“My children, who are 18, 19 and 21, love to eat enchiladas,” Beckham said. ” In truth, I don’t often make them the same way twice. But after learning that I have diabetes, I have developed recipes and serving sizes that are healthier for all of us.”

Like her recipes, Beckham’s current body of artwork consists of pieces influenced by the landscape, events, and people in her life. “Landscape has become a symbol of person in that one can be wide open or constricted, views can be obstructed or paths clearly delineated,” she said.

Beckham said she plans to be at the Farmers Market as often as possible while it is open. But, if you miss out on seeing her works at Cabot Farmer’s Market, H. Kirk Beckham can be found on Facebook, Twitter, Word Press, or LinkedIn.

Here is some of Heather’s kitchen art:

Fall Stew

Chicken on the bone with skin removed (3 breasts, 4 backs, 3 legs or a similar variation)

One medium onion, cut into quarters

One celery stalk, cut into four pieces

Three pounds of yellow summer squash, 1/4 inch slices

1 to 2 Tablespoons honey

A bunch of green onions, chopped

3 medium baking potatoes, diced

4 large carrots, 1/4 inch sliced

One can of green beans, drained

Salt and Pepper

In a large stockpot, place the chicken pieces, onion, and celery; cover with about eight cups of water and boil. Remove fully cooked chicken, debone and dice it. Reserve one pound for soup and use the remainder for other recipes. Drain the stock. Discard the onion and celery. Return the stock to the pot and add two pounds of the squash and the green onions. Boil for twenty minutes, until squash is tender. Cool slightly and puree. Add the honey and salt and pepper to the squash sock. Simmer. Add one pound of chicken to this pot.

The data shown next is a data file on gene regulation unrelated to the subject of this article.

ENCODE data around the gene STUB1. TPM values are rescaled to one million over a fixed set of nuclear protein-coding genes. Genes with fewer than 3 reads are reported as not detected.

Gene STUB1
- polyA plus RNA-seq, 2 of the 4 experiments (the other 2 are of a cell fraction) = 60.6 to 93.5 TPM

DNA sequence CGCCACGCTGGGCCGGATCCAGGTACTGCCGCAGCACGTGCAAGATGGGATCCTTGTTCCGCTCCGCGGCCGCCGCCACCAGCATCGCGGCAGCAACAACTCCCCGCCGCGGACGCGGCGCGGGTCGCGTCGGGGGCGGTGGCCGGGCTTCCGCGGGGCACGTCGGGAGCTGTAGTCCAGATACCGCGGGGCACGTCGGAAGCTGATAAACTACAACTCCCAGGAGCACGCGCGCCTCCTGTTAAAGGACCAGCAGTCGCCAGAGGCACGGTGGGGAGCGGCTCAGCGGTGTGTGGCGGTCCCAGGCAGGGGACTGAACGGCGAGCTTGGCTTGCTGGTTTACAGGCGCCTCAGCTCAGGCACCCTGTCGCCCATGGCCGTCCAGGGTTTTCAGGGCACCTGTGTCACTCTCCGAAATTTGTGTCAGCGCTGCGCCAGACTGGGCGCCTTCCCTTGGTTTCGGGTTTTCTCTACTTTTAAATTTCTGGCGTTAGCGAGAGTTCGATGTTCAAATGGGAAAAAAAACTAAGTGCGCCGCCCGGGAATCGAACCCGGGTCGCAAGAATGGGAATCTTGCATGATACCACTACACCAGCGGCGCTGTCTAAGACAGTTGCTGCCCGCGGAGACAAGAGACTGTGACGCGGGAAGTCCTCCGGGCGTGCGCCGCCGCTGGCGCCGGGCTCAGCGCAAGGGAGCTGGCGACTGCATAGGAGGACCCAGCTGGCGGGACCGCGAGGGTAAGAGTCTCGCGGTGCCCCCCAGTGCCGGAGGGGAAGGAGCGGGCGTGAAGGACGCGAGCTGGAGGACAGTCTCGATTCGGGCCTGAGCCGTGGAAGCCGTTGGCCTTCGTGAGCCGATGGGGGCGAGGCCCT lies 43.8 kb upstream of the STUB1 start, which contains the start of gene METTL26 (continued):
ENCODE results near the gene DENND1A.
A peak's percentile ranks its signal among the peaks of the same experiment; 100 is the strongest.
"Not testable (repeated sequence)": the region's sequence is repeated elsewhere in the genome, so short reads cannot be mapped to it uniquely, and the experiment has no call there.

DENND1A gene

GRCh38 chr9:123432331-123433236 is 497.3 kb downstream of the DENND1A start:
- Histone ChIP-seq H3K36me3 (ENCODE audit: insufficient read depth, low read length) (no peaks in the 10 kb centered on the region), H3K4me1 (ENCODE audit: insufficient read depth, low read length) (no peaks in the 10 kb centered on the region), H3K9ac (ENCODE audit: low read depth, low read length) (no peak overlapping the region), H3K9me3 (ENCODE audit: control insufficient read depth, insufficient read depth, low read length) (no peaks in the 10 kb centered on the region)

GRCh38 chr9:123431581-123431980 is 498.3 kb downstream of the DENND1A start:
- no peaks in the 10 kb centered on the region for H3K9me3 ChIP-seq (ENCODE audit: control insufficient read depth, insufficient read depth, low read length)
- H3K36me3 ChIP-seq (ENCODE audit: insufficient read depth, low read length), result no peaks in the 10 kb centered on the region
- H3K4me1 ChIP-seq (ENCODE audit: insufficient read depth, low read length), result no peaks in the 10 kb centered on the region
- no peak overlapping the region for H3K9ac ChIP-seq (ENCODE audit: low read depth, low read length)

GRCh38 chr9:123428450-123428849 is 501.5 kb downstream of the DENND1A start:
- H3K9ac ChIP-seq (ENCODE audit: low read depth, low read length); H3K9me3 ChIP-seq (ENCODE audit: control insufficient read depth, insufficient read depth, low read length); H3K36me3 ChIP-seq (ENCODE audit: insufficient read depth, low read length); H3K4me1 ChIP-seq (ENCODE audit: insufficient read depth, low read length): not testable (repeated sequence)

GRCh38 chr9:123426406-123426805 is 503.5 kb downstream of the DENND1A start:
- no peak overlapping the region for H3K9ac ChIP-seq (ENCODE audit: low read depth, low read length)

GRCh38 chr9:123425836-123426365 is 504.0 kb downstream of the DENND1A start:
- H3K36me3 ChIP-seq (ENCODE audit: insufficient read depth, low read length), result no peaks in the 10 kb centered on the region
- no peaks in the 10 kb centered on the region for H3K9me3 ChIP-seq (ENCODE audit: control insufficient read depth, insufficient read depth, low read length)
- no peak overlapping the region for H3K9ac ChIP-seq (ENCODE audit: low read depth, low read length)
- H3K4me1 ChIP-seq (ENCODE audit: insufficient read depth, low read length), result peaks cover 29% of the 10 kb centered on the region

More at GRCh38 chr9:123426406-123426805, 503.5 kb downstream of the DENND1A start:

In a separate stockpot, boil potatoes, carrots, green beans, and the remaining pound of squash. (If you cook these vegetables in the squash stock, then it will taste too much like potato soup.) Drain these vegetables when they have cooked and add them to the squash and chicken.

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Butternut Ravioli

This recipe serves five people. Each portion has 45 grams of carbohydrates.

Pasta ingredients:

2 cups flour

3 eggs

Filling ingredients:

8 oz. Butternut squash puree

8 oz. ricotta cheese

To make the pasta, either on the counter top or in a very large bowl, make a well (a hole in the center) of the flour. Put the unbeaten eggs into the well. With a fork, whisk very small amounts of the flour into the eggs until it feels nearly too thick to continue.

With one’s hands fold remaining flour into the dough, knead it to an elastic smooth texture. Let it sit for about ten minutes before rolling it out. It can be rolled with a rolling pin, but a pasta machine is much easier.

Boil a chopped butternut squash and puree eight ounces of it. Or roast a butternut squash and mash/puree eight ounces of it.

In a small mixing bowl, mix the squash puree and ricotta.

Onto pasta sheets drop just over a teaspoon sized amounts of the squash mixture. Lightly brush around the mixture with water to seal your ravioli. Top this with another sheet of pasta. Press them together, sealing the mixture between the pasta sheets. Cut them into two inch by two-inch squares.

Boil in about three quarts water until the ravioli float.

Serve with a sauce of your choice.

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Creamy Chicken and Bean Enchiladas

This recipe serves 5 people. Each portion has 53 carbohydrates, 26 grams protein.

10 Mission-brand flour tortillas, fajita size

13-oz. can white meat chicken with broth

4-oz. can mild green chiles

7-oz. can Herdez salsa cesara